The key to a good picnic menu usually lies in keeping it simple. It doesn’t pay to be too ambitious or to assume that recipes which work well at home will be just as good in the open air.
Delicate flavours can be lost eating al fresco. Fresh gutsy flavours make the meal more exciting. Simple fare, but lots of it, is better than anything too rich.
Remember to plan picnic food ideas according to likes & dislikes, age-group, mode of travel and the weather. Take into account too that people seem to have larger appetites outdoors, especially if the day includes active games, a walk, hike or other activity.
The weight of the meal is particularly important if you are traveling by public transport, hiking or using bicycles for example. You might even need lightweight, high energy food such as fruit and nut bars, dried fruit and cheese.
Drinks are normally the heaviest, yet an essential part, of a picnic.
Water is the best option in many instances. Only take other beverages along as well if you can carry them easily or perhaps buy them near the end of your journey.
If you must have wine, leave your best bottles at home and put cheap and cheerful plonk on the picnic menu. If there’s going to be just one choice, then go for something like a dry rosé – chilled at home in the fridge and then kept in coolers with ice packs.
Cartons are easier to transport, although may not look so aesthetically pleasing! You don't need a corkscrew and they are lighter and safer to carry.
Juicy apples will help to freshen a dry mouth and are a useful addition to picnic menus on a hot or exercise-filled day.
Watermelon recipes, whether savoury or sweet, will also aid dehydration.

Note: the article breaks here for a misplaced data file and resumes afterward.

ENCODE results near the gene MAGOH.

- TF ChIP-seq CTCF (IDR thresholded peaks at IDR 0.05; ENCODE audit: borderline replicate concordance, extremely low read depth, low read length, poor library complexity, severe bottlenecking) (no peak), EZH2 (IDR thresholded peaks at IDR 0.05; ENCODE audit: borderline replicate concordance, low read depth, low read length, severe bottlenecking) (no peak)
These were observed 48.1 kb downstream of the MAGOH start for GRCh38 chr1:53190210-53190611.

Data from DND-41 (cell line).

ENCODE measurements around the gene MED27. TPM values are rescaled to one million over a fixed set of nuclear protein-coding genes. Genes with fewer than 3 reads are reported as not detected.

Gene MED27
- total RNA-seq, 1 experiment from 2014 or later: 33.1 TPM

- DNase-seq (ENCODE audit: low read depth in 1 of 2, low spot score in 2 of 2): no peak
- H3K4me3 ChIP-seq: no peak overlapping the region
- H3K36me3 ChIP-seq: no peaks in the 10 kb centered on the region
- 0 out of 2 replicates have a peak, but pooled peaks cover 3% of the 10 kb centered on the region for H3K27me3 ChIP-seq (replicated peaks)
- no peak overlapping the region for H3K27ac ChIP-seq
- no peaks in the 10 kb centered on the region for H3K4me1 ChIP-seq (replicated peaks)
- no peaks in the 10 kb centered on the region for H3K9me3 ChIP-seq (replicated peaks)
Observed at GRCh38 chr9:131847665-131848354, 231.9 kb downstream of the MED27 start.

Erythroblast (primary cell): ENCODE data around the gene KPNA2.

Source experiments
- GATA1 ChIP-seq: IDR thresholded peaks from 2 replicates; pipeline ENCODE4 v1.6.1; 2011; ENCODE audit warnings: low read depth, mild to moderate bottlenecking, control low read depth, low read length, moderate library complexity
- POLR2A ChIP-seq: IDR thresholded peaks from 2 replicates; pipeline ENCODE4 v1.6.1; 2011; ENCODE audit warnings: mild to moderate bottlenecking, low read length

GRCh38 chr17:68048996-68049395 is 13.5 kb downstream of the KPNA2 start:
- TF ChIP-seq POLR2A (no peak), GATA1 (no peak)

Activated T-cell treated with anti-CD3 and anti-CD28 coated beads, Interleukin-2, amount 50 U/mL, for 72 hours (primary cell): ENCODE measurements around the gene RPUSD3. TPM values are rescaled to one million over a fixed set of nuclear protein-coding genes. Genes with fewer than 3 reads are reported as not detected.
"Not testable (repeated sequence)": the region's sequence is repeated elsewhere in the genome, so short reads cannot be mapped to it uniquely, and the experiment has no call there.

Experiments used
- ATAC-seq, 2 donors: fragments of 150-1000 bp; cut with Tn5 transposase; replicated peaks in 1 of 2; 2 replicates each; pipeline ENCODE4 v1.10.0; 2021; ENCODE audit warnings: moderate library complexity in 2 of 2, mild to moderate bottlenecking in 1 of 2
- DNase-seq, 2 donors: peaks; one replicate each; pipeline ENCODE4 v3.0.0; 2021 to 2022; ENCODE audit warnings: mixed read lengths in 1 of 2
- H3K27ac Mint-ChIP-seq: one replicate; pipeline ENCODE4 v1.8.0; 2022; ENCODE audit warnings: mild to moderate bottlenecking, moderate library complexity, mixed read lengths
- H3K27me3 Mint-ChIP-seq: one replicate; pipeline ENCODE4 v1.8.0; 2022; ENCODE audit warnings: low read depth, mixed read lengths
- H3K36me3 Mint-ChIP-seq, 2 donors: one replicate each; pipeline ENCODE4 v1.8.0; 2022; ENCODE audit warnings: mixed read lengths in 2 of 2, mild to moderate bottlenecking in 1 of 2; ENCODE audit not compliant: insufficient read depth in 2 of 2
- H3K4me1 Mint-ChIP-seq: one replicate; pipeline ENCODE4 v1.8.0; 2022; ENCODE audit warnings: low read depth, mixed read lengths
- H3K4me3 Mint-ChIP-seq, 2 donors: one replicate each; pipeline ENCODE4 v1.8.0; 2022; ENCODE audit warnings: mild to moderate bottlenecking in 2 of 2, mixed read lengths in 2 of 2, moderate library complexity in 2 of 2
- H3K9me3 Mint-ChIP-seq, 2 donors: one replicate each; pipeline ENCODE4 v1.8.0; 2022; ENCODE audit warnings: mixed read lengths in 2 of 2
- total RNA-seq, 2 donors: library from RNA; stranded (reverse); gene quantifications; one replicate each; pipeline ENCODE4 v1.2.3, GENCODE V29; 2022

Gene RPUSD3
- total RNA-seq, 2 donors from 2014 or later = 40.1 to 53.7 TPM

A quick, impromptu, snack can be whipped up easily if you have a well-stocked kitchen cupboard. Day-trip food should be easy to make and easy to eat - and, of course, it must travel well, even if it has to be in a cool box or bag.
If time is at a premium and depending of course on where you live, you can also take advantage of the vast range of ready-prepared foodstuffs available in the supermarkets and local delicatessens.
Ready-prepared foodstuff can certainly help you create a quick lunch. You can put together an entire meal just from the available selections of pies, terrines, cooked meats and antipasta. Add a bag of pre-washed salad, some pre-cut crudités, and a nice crusty loaf of bread and there you have it!
However, I like to encourage you to prepare you own food so take a look at my list of recipes for picnics and see what most appeals.
Lots of dishes can be arranged as finger food, so you don't have to worry about separate plates or cutlery. You will need containers and platters though.
Or why not learn how to barbecue, or refresh your bbq skills, and put grilled food on the picnic menu? Easy for a backyard or garden picnic - or a park where a bbq is provided - and not too difficult if you have transport to carry a portable bbq.
I have included lots of barbecue recipes in the site to give you some easy ideas.
For evening events and cool weather picnics, a warming soup will be welcome, served in a mug, or perhaps a hot casserole from a wide-necked Thermos flask. It is difficult to keep pasta, rice or potatoes hot so it is better to pack bread to accompany.
Hot drinks and soups should be heated a maximum of 4 - 5 hours before they are required. Rinse the vacuum flask with boiling water first to improve heat retention. Do not add milk to hot tea in the flask or you will spoil the flavour. Carry cold milk in a separate container to add when serving.
For something sweet to finish, choose a dessert which can be packed and unpacked easily. I would go for some really nice fresh fruit again - such as strawberries or raspberries and cream, or sliced fresh peaches or pineapple with a dash of liqueur.
You can take cakes that will withstand a journey but forget meringues, rich chocolate cakes or other gooey concoctions.
If you want to add cheese to your meal on a warm day, choose a soft selection which will withstand some heat. Most hard cheeses will turn oily in the sun and look very unappetising.
To summarise then, I suggest you pack simple, flavoursome food but not too many choices. You don’t want to be constantly passing things round.
Your day out should be a relaxed affair with an easy to recognise, wholesome, picnic menu.
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